Corruption and the Use of Technical Experts in Taiwan 1946

Corruption was one of the biggest target of complaints by supporters and sworn enemies of the Chinese republic in wartime and early postwar China. This was also true for the new Chinese regime in Taiwan after Japan’s defeat and contributed to the anger among Taiwanese who sparked the 2/28 incident in 1947. Here is one example of an investigation into corruption reported in this exchange between a council member and director of Inspection Bureau of the Department of Civil Affairs in Taiwan, May 1946:

“How many persons are in the Bureau?”

“There are 114 persons, of whom 23 are Japanese.”

“Are they employed on the basis of technical ability?”

“Yes.”

“Is there a person named Fan Chin-tang in the office?”

“No. He has resigned.”

“Is there a person named Hsieh Chin-chiu in the office?”

“No…yes.”

“What qualification has this person?”

“This person is a graduate of Chekiang University.”

“What official rank does this person hold?”

“Technical expert.”

“Is she your concubine?”

“Yes.”

“Fan Chin-tang, with thirty years’ technical experience, was dismissed. Why is his salary allotment still requested from the senior office?”

“Salaries for March have not yet been paid.”

“Yes. You requested the Finance Department to allot salaries for 186 persons, while in reality your staff consists of only 46 persons. The average salary is 1,200 old Taiwan dollars per person. Your total income from November through March has been 1,000,000 old Taiwan dollars.”1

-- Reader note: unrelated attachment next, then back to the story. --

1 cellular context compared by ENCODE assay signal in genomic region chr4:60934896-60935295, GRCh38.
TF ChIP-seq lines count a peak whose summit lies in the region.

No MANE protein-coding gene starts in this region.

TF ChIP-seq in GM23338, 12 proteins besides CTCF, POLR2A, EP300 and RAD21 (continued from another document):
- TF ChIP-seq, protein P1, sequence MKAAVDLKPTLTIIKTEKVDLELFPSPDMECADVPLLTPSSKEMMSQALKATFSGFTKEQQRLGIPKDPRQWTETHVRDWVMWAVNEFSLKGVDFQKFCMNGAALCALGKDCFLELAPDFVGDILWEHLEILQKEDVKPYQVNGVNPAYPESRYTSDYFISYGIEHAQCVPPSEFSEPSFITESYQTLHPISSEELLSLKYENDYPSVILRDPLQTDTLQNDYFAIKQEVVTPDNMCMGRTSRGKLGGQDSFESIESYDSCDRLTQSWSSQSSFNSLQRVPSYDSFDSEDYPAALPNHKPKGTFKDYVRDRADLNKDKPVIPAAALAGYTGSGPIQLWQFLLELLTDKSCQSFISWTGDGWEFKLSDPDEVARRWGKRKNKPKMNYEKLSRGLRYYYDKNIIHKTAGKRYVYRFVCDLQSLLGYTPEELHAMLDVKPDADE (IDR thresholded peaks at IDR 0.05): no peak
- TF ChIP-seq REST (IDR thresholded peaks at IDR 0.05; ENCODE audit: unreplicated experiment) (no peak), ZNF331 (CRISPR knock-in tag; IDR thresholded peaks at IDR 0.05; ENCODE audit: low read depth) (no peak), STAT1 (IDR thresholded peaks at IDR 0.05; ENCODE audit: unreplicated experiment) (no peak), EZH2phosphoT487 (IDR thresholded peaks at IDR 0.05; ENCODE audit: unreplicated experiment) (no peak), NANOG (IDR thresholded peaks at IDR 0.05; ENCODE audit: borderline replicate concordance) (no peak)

1. Tse-han Lai, Ramon H. Myers, and Wei Wou A Tragic Beginning: The Taiwan Uprising of February 28, 1947 (Stanford University Press, Stanford, 1991), 74. Original source is cited as Formosa: Internal Affairs, 1945-1949, Reel 1, Enclosure no. 25 (Nov. 1, 1946, report), p. 35. Bibliography gives full citation as: United States State Department Central Files. Formosa: Internal Affairs, 1945-1949. Washington, D.C.: University Publications of America, 1985. Reel 1 (“Political Affairs Reports for 1946 and January 1947”)  

2 Comments

  1. The primary source they’re quoting from is cited in the endnotes as “Formosa: Internal Affairs, 1945-1949, Reel 1, Enclosure no. 25 (Nov. 1, 1946, report), p. 35.” The full citation from the bibliography is United States State Department Central Files. Formosa: Internal Affairs, 1945-1949. Washington, D.C.: University Publications of America, 1985. Reel 1 (“Political Affairs Reports for 1946 and January 1947”).

    By the way, the second author of A Tragic Beginning is Ramon H. Myers.

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